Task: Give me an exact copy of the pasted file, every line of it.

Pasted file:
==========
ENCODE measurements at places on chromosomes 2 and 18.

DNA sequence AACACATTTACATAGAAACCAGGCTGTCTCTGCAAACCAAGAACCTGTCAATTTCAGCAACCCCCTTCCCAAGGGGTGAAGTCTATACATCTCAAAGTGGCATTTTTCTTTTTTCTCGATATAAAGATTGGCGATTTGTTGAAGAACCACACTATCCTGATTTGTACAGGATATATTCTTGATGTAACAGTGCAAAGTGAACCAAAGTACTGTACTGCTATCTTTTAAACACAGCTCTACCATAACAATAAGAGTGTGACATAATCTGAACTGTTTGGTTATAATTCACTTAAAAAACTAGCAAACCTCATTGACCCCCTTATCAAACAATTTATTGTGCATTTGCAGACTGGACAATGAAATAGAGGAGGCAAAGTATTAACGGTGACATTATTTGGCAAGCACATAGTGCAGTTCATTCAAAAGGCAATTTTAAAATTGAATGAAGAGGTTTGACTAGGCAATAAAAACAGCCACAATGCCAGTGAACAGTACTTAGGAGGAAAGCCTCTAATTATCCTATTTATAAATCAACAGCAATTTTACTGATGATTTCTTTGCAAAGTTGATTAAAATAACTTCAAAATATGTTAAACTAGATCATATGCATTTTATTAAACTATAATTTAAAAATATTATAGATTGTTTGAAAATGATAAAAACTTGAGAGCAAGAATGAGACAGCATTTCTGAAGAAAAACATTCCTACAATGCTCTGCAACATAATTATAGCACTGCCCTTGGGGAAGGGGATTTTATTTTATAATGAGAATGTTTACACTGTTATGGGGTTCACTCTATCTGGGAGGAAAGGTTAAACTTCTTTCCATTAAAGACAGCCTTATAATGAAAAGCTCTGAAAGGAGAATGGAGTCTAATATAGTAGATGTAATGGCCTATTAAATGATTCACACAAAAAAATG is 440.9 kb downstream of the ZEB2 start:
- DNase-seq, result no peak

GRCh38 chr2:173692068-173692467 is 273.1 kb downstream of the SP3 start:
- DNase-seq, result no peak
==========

ENCODE measurements at places on chromosomes 2 and 18.

DNA sequence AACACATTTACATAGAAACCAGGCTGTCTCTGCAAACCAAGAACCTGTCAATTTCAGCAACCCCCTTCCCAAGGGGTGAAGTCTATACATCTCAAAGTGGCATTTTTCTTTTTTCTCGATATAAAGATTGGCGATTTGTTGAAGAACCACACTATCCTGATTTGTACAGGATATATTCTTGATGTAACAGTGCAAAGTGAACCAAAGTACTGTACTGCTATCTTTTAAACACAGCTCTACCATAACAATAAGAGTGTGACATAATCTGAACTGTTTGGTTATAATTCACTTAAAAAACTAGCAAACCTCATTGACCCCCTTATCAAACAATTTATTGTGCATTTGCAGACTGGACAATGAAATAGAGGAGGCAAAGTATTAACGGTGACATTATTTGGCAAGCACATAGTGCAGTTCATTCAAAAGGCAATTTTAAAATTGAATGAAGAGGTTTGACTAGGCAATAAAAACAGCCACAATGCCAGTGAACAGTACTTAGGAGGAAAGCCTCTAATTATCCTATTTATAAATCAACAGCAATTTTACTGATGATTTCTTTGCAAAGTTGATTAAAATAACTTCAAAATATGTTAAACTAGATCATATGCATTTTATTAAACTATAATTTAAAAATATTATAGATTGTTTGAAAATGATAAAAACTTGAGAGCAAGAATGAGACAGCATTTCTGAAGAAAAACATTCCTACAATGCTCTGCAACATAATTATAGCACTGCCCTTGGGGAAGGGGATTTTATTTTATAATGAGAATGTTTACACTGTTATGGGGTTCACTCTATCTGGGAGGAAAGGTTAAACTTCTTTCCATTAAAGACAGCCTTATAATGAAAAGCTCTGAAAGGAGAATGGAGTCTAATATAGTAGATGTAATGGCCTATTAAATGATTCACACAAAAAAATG is 440.9 kb downstream of the ZEB2 start:
- DNase-seq, result no peak

GRCh38 chr2:173692068-173692467 is 273.1 kb downstream of the SP3 start:
- DNase-seq, result no peak